James Russell argues in this well-researched and persuasive book that cities will need to become agile: to adapt to the climate changes already in progress and to reduce the potential for a global environmental catastrophe as the world races towards a population of more than 10 billion. 

Transitioning to energy-efficient buildings is one form of agility open to all cities. Adopting planning measures that preserve more of the natural environment, supported by diverse forms of transportation and not just highways, is another strategy within the control of state and local governments. Designing buildings and districts that can adapt to rising sea levels and more frequent floods is also possible locally. None of these measures depends on international accords limiting or trading emissions, and all of them if scaled up to general practice would have a big impact worldwide in reducing pollutants and protecting existing cities.

Russell, the architecture columnist for Bloomberg News and previously an editor of Architectural Record, is specific about real examples that he has visited himself.

His descriptions of energy–efficient buildings at a variety of scales include Kroon Hall at Yale University (by Hopkins Architects and Centerbrook), which reduces its potential carbon footprint by 62.5 percent. Another example is the Dockside Green residential development in Vancouver (by Busby Perkins+Will) which cuts its energy needs by more than 50 percent. The Omega Center for Sustainable Living in Rhinebeck, New York (by BNIM Architects) will ultimately meet its water supply and disposal needs entirely within its 195-acre site. The San Francisco Federal Building (by Morphosis) operates mostly with natural ventilation and day lighting. Endesa Headquarters in Madrid (by KPF, Rafael de La-Hoz, Battle McCarthy) radically reduces its summer cooling needs through natural ventilation. All of these low-impact examples go well beyond what is typically expected of LEED-rated buildings, moving them towards the ideal of zero-footprint operation.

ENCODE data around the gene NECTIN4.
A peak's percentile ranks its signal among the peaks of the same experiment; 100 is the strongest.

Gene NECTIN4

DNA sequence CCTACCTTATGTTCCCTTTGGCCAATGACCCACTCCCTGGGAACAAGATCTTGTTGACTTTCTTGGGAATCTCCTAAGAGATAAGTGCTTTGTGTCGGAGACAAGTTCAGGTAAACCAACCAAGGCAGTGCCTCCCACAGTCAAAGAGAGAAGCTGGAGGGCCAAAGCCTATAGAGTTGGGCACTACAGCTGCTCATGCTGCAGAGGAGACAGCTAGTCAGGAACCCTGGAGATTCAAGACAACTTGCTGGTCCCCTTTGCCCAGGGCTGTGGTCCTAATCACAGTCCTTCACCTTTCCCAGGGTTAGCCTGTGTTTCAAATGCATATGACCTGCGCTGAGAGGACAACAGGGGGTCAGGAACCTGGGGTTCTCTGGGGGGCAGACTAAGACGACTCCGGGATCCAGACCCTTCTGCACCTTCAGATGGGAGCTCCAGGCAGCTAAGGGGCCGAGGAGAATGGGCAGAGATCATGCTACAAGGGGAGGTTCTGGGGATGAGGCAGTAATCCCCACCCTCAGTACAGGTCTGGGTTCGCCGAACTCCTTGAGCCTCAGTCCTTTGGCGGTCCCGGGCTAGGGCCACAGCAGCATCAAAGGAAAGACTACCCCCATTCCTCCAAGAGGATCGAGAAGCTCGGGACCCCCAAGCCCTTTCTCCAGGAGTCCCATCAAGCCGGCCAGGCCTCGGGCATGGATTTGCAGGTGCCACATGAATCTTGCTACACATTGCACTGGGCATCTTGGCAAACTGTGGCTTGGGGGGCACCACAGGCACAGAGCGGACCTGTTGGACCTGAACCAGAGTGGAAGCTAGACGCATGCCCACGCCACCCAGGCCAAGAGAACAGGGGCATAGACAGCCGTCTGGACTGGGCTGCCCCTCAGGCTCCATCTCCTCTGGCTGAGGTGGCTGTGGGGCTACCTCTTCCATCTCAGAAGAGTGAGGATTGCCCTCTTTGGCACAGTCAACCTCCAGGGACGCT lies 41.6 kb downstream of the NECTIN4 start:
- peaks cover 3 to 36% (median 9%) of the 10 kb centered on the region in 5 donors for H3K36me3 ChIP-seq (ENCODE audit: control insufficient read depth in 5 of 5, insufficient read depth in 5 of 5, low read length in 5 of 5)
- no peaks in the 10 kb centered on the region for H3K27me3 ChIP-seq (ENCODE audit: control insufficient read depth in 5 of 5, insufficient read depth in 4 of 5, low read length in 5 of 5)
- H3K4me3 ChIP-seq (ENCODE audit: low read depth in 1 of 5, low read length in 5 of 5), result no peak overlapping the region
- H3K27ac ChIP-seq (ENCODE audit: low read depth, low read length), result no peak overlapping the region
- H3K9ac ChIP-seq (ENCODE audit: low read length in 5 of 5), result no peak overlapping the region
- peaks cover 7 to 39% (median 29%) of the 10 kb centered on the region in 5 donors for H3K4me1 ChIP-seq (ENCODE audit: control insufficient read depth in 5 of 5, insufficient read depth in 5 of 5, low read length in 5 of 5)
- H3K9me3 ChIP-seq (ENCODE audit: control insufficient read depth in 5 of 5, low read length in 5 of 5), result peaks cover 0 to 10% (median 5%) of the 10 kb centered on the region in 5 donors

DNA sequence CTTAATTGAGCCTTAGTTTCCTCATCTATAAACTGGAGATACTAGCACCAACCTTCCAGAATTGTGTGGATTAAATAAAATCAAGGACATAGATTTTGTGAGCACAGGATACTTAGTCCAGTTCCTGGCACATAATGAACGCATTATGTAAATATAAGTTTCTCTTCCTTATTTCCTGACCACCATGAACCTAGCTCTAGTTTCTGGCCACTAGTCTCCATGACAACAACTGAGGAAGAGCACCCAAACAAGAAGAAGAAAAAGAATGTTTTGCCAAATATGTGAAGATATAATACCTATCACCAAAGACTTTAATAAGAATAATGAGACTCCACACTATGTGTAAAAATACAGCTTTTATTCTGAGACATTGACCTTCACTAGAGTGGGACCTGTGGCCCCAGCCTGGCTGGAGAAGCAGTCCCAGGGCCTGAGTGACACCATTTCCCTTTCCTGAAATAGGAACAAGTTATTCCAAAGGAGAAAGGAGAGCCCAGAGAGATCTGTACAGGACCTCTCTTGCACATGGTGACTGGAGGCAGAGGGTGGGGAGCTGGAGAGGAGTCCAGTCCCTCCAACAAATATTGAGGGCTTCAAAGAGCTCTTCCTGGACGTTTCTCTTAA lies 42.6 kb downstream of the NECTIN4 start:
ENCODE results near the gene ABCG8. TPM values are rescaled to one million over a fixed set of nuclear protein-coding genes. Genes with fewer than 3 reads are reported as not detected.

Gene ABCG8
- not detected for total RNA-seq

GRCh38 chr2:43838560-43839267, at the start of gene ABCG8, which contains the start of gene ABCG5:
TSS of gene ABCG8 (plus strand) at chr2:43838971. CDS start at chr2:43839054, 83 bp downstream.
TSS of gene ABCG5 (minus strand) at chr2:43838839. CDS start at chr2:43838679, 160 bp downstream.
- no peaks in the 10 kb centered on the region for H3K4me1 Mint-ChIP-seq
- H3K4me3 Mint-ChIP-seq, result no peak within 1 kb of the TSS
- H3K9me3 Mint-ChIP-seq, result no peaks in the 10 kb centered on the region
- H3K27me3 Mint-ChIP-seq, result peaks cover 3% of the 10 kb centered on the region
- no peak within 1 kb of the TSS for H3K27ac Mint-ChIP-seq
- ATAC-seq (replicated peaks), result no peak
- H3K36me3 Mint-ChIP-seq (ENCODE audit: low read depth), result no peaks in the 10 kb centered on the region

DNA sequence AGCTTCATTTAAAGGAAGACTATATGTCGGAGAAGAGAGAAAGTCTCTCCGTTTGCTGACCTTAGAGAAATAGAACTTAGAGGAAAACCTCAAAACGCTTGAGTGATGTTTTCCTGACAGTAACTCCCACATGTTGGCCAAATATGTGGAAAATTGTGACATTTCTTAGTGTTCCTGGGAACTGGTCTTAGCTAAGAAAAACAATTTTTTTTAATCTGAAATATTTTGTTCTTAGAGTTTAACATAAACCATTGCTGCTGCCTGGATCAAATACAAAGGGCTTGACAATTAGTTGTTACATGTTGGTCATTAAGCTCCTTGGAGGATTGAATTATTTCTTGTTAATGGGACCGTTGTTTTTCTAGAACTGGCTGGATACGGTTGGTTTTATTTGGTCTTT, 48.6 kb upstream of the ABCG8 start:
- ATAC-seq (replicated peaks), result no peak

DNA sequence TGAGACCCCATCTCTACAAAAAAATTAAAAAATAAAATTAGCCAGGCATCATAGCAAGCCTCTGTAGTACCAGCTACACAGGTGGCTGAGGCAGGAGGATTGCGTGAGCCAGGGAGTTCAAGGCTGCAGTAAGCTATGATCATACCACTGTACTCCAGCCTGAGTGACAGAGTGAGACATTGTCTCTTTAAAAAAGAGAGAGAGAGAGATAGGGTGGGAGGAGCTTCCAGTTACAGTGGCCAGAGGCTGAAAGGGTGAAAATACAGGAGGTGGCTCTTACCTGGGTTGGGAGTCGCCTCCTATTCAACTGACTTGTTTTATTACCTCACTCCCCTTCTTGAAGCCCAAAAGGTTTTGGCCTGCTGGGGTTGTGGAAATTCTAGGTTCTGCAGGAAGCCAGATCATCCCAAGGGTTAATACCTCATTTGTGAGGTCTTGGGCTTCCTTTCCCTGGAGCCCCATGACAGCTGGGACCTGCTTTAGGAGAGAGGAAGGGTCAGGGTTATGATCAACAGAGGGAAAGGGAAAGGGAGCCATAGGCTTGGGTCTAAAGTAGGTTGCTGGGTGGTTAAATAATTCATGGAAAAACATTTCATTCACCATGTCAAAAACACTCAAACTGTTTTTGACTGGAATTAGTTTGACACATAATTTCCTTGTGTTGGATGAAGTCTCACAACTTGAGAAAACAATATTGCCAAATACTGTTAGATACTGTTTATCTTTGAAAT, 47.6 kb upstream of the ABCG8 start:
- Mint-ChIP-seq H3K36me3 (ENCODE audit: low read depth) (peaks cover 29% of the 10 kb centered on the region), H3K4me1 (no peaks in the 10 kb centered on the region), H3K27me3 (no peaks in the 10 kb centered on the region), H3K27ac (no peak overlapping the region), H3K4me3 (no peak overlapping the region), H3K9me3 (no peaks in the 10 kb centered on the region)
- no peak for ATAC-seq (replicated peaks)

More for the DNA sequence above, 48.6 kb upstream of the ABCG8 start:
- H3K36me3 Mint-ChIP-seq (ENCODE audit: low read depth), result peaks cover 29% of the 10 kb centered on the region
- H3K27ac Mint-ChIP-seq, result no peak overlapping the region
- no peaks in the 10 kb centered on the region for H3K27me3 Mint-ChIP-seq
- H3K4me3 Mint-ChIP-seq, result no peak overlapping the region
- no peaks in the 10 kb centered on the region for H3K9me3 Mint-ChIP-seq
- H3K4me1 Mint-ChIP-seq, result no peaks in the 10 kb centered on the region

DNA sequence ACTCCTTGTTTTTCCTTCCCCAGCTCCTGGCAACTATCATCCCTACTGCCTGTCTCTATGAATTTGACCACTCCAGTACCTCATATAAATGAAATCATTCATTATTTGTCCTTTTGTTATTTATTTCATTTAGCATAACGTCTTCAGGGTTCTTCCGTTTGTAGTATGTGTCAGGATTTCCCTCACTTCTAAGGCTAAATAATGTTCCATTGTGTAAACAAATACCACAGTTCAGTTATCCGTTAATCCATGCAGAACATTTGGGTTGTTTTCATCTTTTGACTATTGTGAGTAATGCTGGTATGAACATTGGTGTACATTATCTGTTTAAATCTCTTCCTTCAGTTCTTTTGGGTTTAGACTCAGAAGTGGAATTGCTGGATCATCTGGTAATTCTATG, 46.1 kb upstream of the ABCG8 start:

Looking at planning efforts, Russell describes growth boundaries established in Seattle and Portland and shows examples of alternative transportation, like a five-story parking garage for bicycles in Amsterdam and green streets in Bilbao that accommodate pedestrians, bicycles, transit, cars and deliveries in a landscaped environment. He also examines how designers are weaving construction and nature together. For example, he visits a huge artificial dune in Scheveningen, the Netherlands, that protects shore communities from flood surges, and the Ijberg quarter in Amsterdam that integrates itself with wetlands absorbing and slowing down floodwaters. At the HafenCity development in Hamburg, he explains how the buildings are  elevated above flood plains of the Rhine River, while their protection is concealed within parks and esplanades.

All these examples support Russell’s argument that the techniques for creating more agile cities are already in successful use; they need only be adopted more generally to have a major impact. Here in the United States, we face a number of impediments to such sensible strategies. Russell cites the commodification of the real-estate industry, which has settled on a limited range of products—such as strip shopping centers and walk-up apartments surrounded by parking lots—and repeats them within a financial system that resists innovation. The ubiquity of standard real-estate products reflects established development regulations and highway policies that promote low-density growth. Another problem is resistance to accepting the reality of climate change.    

Russell finds answers, though, in the potentially favorable economics of actions that limit energy consumption, promote more compact development, and use physical protection against disasters instead of relying solely on insurance policies. He also says the mortgage interest tax deduction, which supports current unsustainable growth, needs to go, along with current transportation policies that favor highways over transit, bicycle paths, and sidewalks. These changes will be a tough sell politically, but Russell posits that the economics of conservation plus persuasive alternative visions of city development can eventually win out.

The Agile City is a valuable addition to the discussion of livability in cities, the preservation of the natural landscape, and the protection of the global environment.

Jonathan Barnett is a professor of city and regional planning and director of the Urban Design Program at the University of Pennsylvania, as well as the author of the recently published City Design: Modernist, Traditional, Green, and Systems Perspectives.